On September 9, 2015, the Marine and Petroleum Geology Academic Journal published a study entitled “Anthropogenic earthquakes in the UK: A national baseline prior to shale exploitation.” The study establishes a baseline number of natural and anthropogenic onshore seismic activities in the UK from 1970 to 2012.
The purpose of this baseline is to provide a sufficient data base to determine the impacts of future seismic events in the UK as well as identifying if using hydraulic fracturing has become a major risk factor for seismic activity. According to the study, coal mining was the largest “anthropogenic” activity to trigger seismic events in the UK over the past century. Researchers observed that since coal mining activity has rapidly declined in the past 25 years, there has been a general decrease in the numbers of seismic events.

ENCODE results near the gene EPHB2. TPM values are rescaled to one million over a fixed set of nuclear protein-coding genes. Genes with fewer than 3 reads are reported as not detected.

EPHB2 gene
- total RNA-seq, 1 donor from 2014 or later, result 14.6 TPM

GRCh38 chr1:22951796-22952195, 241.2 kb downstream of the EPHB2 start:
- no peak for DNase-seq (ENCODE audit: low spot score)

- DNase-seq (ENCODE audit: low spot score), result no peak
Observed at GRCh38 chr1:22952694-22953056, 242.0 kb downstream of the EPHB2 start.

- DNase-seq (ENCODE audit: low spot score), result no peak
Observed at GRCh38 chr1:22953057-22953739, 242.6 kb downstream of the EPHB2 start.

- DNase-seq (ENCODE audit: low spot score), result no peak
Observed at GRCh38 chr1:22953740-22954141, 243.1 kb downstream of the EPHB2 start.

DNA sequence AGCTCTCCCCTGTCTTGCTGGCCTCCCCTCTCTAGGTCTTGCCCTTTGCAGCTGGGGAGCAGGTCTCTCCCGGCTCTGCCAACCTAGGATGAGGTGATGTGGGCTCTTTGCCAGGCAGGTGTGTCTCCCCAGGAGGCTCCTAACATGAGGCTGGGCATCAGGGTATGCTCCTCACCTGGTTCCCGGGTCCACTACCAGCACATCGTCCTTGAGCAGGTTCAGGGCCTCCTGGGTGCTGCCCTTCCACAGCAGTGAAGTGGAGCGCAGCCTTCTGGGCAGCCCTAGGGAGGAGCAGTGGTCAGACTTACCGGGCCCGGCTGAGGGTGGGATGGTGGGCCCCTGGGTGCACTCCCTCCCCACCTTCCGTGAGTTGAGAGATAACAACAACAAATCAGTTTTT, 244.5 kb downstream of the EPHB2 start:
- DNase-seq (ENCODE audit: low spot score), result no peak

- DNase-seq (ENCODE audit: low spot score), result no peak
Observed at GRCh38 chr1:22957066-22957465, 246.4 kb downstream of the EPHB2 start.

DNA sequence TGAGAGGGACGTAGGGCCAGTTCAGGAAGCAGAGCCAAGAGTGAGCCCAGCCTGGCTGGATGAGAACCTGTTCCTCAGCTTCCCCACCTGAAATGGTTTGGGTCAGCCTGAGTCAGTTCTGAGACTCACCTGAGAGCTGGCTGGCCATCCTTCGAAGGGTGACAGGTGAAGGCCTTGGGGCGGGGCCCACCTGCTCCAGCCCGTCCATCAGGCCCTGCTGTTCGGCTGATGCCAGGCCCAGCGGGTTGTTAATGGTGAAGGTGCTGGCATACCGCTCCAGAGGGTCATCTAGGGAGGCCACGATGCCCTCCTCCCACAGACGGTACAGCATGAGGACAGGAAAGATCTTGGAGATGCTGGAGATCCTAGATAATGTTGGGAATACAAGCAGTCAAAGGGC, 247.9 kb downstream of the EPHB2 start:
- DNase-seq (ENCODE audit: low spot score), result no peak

Of 1769 onshore seismic events of M1.5 or lower, the researchers attributed at least 21% of onshore seismic events to “anthropogenic” activities and at least 40% of those to natural causes while about 39% have an undetermined origin. As stated in the study, “[a]ll but two anthropogenic events with [M1.5 or lower] between 1999 and 2012 have been caused by coal mining and this remains the current dominant cause of anthropogenic seismicity in the UK.”
Researchers, however, concluded that recent shale gas operations may increase the number and severity of seismic events. They identified the Bowland-Hodder shale play as being a seismically active area near critically stressed faults.
Written by Chloe Marie - Research Fellow
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